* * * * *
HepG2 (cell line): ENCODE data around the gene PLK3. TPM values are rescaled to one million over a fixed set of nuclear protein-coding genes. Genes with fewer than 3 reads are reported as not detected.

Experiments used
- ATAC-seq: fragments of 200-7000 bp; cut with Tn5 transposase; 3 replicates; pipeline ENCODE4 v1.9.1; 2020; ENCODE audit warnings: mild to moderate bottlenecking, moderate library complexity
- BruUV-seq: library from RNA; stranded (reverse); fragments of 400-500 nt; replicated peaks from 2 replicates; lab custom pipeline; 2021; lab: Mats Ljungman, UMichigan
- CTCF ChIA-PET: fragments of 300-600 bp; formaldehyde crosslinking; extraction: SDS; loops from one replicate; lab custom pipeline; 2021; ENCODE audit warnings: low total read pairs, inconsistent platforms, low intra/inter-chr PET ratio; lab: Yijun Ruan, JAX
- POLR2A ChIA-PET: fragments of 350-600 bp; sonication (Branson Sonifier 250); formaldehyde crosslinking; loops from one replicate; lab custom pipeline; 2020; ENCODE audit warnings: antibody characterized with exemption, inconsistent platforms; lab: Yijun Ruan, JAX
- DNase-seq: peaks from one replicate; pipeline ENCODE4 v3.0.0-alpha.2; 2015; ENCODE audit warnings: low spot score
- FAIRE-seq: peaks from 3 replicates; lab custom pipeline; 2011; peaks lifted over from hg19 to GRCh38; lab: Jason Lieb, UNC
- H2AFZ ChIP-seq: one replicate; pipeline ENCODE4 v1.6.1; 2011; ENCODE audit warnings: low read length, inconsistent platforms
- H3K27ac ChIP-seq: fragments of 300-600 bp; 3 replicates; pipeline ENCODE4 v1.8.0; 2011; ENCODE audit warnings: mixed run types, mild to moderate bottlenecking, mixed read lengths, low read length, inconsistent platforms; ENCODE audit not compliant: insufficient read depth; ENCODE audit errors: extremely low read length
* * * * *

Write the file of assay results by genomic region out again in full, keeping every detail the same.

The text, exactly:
HepG2 (cell line): ENCODE data around the gene PLK3. TPM values are rescaled to one million over a fixed set of nuclear protein-coding genes. Genes with fewer than 3 reads are reported as not detected.

Experiments used
- ATAC-seq: fragments of 200-7000 bp; cut with Tn5 transposase; 3 replicates; pipeline ENCODE4 v1.9.1; 2020; ENCODE audit warnings: mild to moderate bottlenecking, moderate library complexity
- BruUV-seq: library from RNA; stranded (reverse); fragments of 400-500 nt; replicated peaks from 2 replicates; lab custom pipeline; 2021; lab: Mats Ljungman, UMichigan
- CTCF ChIA-PET: fragments of 300-600 bp; formaldehyde crosslinking; extraction: SDS; loops from one replicate; lab custom pipeline; 2021; ENCODE audit warnings: low total read pairs, inconsistent platforms, low intra/inter-chr PET ratio; lab: Yijun Ruan, JAX
- POLR2A ChIA-PET: fragments of 350-600 bp; sonication (Branson Sonifier 250); formaldehyde crosslinking; loops from one replicate; lab custom pipeline; 2020; ENCODE audit warnings: antibody characterized with exemption, inconsistent platforms; lab: Yijun Ruan, JAX
- DNase-seq: peaks from one replicate; pipeline ENCODE4 v3.0.0-alpha.2; 2015; ENCODE audit warnings: low spot score
- FAIRE-seq: peaks from 3 replicates; lab custom pipeline; 2011; peaks lifted over from hg19 to GRCh38; lab: Jason Lieb, UNC
- H2AFZ ChIP-seq: one replicate; pipeline ENCODE4 v1.6.1; 2011; ENCODE audit warnings: low read length, inconsistent platforms
- H3K27ac ChIP-seq: fragments of 300-600 bp; 3 replicates; pipeline ENCODE4 v1.8.0; 2011; ENCODE audit warnings: mixed run types, mild to moderate bottlenecking, mixed read lengths, low read length, inconsistent platforms; ENCODE audit not compliant: insufficient read depth; ENCODE audit errors: extremely low read length